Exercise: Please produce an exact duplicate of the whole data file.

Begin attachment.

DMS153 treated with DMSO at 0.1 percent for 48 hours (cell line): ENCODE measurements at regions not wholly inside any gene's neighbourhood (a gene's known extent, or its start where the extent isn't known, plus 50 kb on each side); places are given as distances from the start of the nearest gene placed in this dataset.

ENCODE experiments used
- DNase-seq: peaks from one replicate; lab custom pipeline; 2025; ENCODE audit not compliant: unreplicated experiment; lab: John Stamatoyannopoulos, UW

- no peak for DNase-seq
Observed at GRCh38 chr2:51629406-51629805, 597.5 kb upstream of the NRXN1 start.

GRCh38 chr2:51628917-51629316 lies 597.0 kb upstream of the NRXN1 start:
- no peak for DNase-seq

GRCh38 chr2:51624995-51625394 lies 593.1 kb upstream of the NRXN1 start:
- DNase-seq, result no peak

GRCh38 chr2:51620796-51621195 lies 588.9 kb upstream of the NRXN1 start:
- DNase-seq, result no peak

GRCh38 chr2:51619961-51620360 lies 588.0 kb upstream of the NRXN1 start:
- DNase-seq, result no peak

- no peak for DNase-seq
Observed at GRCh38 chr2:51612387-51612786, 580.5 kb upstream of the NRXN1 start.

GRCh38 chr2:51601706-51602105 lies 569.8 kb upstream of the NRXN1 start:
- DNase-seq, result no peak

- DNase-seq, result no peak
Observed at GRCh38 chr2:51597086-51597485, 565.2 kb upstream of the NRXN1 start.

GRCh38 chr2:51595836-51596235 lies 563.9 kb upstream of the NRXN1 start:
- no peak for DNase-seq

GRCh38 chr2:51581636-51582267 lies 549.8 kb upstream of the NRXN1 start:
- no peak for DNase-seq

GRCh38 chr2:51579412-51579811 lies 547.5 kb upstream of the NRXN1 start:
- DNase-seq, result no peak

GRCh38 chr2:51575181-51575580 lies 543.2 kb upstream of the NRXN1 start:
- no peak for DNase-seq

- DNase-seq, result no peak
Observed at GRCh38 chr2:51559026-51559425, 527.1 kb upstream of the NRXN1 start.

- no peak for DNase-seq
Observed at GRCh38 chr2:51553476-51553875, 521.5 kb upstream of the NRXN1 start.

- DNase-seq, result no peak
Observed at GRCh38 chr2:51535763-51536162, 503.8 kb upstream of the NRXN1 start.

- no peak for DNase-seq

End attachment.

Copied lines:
DMS153 treated with DMSO at 0.1 percent for 48 hours (cell line): ENCODE measurements at regions not wholly inside any gene's neighbourhood (a gene's known extent, or its start where the extent isn't known, plus 50 kb on each side); places are given as distances from the start of the nearest gene placed in this dataset.

ENCODE experiments used
- DNase-seq: peaks from one replicate; lab custom pipeline; 2025; ENCODE audit not compliant: unreplicated experiment; lab: John Stamatoyannopoulos, UW

- no peak for DNase-seq
Observed at GRCh38 chr2:51629406-51629805, 597.5 kb upstream of the NRXN1 start.

GRCh38 chr2:51628917-51629316 lies 597.0 kb upstream of the NRXN1 start:
- no peak for DNase-seq

GRCh38 chr2:51624995-51625394 lies 593.1 kb upstream of the NRXN1 start:
- DNase-seq, result no peak

GRCh38 chr2:51620796-51621195 lies 588.9 kb upstream of the NRXN1 start:
- DNase-seq, result no peak

GRCh38 chr2:51619961-51620360 lies 588.0 kb upstream of the NRXN1 start:
- DNase-seq, result no peak

- no peak for DNase-seq
Observed at GRCh38 chr2:51612387-51612786, 580.5 kb upstream of the NRXN1 start.

GRCh38 chr2:51601706-51602105 lies 569.8 kb upstream of the NRXN1 start:
- DNase-seq, result no peak

- DNase-seq, result no peak
Observed at GRCh38 chr2:51597086-51597485, 565.2 kb upstream of the NRXN1 start.

GRCh38 chr2:51595836-51596235 lies 563.9 kb upstream of the NRXN1 start:
- no peak for DNase-seq

GRCh38 chr2:51581636-51582267 lies 549.8 kb upstream of the NRXN1 start:
- no peak for DNase-seq

GRCh38 chr2:51579412-51579811 lies 547.5 kb upstream of the NRXN1 start:
- DNase-seq, result no peak

GRCh38 chr2:51575181-51575580 lies 543.2 kb upstream of the NRXN1 start:
- no peak for DNase-seq

- DNase-seq, result no peak
Observed at GRCh38 chr2:51559026-51559425, 527.1 kb upstream of the NRXN1 start.

- no peak for DNase-seq
Observed at GRCh38 chr2:51553476-51553875, 521.5 kb upstream of the NRXN1 start.

- DNase-seq, result no peak
Observed at GRCh38 chr2:51535763-51536162, 503.8 kb upstream of the NRXN1 start.

- no peak for DNase-seq